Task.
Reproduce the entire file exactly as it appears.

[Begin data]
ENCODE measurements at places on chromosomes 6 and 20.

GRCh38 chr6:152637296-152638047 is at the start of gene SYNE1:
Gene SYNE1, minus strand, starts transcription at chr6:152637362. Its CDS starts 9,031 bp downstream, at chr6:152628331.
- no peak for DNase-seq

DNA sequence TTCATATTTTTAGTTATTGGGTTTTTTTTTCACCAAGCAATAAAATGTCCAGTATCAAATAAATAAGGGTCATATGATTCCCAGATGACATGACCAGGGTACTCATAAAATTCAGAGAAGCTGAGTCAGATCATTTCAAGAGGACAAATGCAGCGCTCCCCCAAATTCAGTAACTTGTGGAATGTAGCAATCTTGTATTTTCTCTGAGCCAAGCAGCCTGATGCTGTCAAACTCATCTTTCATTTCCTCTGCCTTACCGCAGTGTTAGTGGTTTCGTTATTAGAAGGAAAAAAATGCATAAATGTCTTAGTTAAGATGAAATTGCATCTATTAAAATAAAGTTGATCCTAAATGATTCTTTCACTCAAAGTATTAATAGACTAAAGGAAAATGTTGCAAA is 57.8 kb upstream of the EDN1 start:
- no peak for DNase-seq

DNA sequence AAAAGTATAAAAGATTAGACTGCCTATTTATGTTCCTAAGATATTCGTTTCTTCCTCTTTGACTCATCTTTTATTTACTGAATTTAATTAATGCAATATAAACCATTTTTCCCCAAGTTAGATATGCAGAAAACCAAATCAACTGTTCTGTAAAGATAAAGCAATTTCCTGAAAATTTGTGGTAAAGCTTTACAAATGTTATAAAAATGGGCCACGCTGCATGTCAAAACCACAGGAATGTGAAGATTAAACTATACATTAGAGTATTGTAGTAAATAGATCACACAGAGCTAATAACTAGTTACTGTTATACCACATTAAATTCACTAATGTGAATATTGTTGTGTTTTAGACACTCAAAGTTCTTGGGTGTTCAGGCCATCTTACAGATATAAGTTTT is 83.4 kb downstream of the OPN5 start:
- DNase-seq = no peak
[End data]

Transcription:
ENCODE measurements at places on chromosomes 6 and 20.

GRCh38 chr6:152637296-152638047 is at the start of gene SYNE1:
Gene SYNE1, minus strand, starts transcription at chr6:152637362. Its CDS starts 9,031 bp downstream, at chr6:152628331.
- no peak for DNase-seq

DNA sequence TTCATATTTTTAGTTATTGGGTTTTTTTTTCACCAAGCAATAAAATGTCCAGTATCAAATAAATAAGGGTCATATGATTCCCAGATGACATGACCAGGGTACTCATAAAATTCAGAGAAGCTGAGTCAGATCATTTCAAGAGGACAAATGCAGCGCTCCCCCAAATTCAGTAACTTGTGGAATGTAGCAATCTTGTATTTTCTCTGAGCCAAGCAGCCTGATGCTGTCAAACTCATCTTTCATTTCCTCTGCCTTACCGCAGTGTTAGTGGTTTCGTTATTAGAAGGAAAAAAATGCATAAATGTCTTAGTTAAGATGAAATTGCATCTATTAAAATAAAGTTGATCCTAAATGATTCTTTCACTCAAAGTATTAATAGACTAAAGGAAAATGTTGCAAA is 57.8 kb upstream of the EDN1 start:
- no peak for DNase-seq

DNA sequence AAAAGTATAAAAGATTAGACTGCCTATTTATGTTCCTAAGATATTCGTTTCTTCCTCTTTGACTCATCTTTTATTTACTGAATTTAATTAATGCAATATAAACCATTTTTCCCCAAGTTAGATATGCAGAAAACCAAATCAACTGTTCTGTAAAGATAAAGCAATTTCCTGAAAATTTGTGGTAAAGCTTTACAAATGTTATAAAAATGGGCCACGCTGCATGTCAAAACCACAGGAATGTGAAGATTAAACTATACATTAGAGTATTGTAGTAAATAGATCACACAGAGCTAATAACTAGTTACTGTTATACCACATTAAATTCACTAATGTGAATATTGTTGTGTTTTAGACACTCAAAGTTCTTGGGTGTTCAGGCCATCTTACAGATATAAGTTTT is 83.4 kb downstream of the OPN5 start:
- DNase-seq = no peak